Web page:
When Alicia Markova took the stage, audiences could not keep their eyes off her. She was ethereal, vulnerable and danced like a breath of fresh air.
Born Lilian Alicia Marks on 1st December, 1910, Markova began dancing at the advice of her doctor who hoped it would help strengthen her weak bones. It did much more than that and the little girl’s talent was soon recognised by her teachers – she was quick to pick up difficult combinations and had a natural ability that could not be ignored. She became known locally as “Little Alicia, the child Pavlova”.
At the tender age of 14, she was hired for the Ballets Russe of Monte Carlo by Sergei Diaghilev who saw her dancing in class. She was to become one of his biggest stars and a daughter figure for him (she even called him Sergeipop!). After Diaghalev’s death, a distraught, 18-year-old Markova struggled to come to terms with the loss but found that numerous choreographers were eager to work with her. She returned to England and became the founding principal ballerina of “The Ballet Club” – the first professional ballet company in the UK founded by Dame Marie Rambert (later Rambert Dance Company). She was then invited by Ninette de Valois to join the Vic-Wells Ballet (later Royal Ballet) and later went on to form her own touring company with her lifelong friend and ballet partner Anton Dolin. Even after her retirement at age 52, she remained deeply committed to ballet – as a teacher, choreographer and director of various international balletic institutions.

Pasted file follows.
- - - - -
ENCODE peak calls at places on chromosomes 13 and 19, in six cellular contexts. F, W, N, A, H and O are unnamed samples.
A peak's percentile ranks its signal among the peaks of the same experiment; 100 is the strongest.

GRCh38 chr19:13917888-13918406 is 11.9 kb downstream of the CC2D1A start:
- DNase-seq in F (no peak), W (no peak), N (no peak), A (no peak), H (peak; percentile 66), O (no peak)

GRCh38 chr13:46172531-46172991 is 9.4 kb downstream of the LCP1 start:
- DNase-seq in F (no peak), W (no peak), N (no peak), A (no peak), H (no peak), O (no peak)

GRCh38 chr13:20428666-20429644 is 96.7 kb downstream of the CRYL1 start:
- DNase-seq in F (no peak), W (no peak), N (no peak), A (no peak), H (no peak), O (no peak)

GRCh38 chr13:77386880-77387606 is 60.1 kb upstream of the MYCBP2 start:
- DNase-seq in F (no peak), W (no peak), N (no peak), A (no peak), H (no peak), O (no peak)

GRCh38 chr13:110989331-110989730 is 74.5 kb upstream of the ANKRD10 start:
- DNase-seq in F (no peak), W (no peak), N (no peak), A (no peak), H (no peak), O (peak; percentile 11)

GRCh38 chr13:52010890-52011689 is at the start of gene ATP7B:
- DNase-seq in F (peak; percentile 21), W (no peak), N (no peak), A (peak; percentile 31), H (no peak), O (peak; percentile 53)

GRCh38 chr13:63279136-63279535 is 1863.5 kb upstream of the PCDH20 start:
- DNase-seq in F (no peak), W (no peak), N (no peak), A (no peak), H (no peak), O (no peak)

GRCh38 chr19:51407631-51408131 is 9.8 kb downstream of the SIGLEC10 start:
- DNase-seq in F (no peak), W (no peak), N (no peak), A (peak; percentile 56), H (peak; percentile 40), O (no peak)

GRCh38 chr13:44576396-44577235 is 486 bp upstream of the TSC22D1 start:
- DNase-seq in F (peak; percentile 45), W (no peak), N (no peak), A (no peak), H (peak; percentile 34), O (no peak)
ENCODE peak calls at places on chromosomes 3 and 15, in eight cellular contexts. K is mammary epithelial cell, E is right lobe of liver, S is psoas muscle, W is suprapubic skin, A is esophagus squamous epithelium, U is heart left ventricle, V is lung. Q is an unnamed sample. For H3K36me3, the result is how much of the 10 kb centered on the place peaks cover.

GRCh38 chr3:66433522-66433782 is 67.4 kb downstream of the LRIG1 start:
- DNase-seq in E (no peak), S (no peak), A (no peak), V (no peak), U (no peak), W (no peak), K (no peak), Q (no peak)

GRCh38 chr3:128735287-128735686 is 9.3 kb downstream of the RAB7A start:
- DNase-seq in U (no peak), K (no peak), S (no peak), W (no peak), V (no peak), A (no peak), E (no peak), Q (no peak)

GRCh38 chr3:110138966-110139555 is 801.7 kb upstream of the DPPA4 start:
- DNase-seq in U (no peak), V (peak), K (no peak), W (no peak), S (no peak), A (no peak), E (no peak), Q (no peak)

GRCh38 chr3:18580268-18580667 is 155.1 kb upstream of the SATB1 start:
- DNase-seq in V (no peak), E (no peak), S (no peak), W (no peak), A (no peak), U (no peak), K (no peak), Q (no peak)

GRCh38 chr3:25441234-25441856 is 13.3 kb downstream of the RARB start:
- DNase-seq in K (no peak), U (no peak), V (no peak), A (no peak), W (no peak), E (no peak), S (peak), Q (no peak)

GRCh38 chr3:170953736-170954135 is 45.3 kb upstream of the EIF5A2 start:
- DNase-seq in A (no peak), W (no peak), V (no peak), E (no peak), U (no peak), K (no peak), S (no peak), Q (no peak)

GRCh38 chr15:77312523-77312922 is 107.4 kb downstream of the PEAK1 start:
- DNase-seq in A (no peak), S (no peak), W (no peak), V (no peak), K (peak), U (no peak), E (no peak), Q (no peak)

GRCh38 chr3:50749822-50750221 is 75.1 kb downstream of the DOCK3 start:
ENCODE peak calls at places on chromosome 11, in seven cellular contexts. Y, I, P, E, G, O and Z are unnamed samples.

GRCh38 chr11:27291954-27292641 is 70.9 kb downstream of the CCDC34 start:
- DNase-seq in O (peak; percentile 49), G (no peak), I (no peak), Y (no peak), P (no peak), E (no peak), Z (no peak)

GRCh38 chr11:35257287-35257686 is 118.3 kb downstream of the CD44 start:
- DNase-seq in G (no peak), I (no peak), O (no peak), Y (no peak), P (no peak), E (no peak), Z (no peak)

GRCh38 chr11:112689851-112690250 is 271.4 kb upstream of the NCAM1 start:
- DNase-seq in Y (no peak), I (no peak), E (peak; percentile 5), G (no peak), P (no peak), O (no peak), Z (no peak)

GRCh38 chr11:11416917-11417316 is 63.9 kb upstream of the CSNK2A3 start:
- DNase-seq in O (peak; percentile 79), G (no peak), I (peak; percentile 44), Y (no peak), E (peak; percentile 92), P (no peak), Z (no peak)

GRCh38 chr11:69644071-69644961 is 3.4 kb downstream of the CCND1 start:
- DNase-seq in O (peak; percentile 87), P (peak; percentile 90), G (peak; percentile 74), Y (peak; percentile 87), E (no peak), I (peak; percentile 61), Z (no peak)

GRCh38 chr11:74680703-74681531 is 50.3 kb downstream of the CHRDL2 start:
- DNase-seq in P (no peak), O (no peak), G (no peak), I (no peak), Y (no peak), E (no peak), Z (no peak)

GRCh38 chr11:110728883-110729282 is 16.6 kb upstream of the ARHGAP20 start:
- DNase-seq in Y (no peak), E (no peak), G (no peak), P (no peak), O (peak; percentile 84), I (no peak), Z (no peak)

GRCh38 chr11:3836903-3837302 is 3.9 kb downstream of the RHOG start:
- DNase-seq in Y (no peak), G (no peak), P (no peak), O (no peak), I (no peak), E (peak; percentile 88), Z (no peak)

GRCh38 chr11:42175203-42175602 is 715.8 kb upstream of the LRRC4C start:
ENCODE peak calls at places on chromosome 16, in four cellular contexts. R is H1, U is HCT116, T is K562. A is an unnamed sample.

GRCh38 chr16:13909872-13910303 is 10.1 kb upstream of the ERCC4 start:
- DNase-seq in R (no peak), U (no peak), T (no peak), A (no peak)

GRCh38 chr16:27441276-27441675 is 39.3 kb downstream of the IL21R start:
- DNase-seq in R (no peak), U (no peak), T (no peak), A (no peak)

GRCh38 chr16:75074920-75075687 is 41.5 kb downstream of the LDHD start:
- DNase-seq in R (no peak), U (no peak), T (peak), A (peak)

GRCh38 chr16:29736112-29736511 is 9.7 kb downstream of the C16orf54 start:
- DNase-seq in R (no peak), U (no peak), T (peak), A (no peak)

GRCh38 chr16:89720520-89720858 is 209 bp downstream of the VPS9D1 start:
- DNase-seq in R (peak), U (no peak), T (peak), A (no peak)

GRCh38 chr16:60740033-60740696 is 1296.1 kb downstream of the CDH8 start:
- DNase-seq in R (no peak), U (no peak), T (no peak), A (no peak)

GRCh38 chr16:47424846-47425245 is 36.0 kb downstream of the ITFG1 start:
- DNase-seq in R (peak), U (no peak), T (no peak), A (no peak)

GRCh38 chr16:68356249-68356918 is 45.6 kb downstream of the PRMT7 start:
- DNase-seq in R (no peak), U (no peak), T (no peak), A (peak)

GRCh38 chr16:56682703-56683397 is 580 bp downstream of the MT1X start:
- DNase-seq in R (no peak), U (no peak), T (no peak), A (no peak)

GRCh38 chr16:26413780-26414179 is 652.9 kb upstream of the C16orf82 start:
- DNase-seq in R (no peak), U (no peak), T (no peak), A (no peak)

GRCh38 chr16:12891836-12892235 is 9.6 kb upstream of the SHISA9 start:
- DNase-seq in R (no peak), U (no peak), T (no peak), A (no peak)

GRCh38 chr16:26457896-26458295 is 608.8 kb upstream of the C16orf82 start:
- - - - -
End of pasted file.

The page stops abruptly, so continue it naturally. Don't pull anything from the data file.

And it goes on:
Dame Markova was a true pioneer in many ways – she was the founding dancer of two of the greatest ballet/dance companies in the world, the youngest-ever soloist in the Ballet Russe at the time (the first real “baby ballerina”, I guess) and the UK’s first Sugar Plum Fairy. She was also the first English ballerina to dance Petipa’s version of Giselle – a role most attributed to her.
Happy birthday Alicia and thank you for paving the way for the dancers that followed you!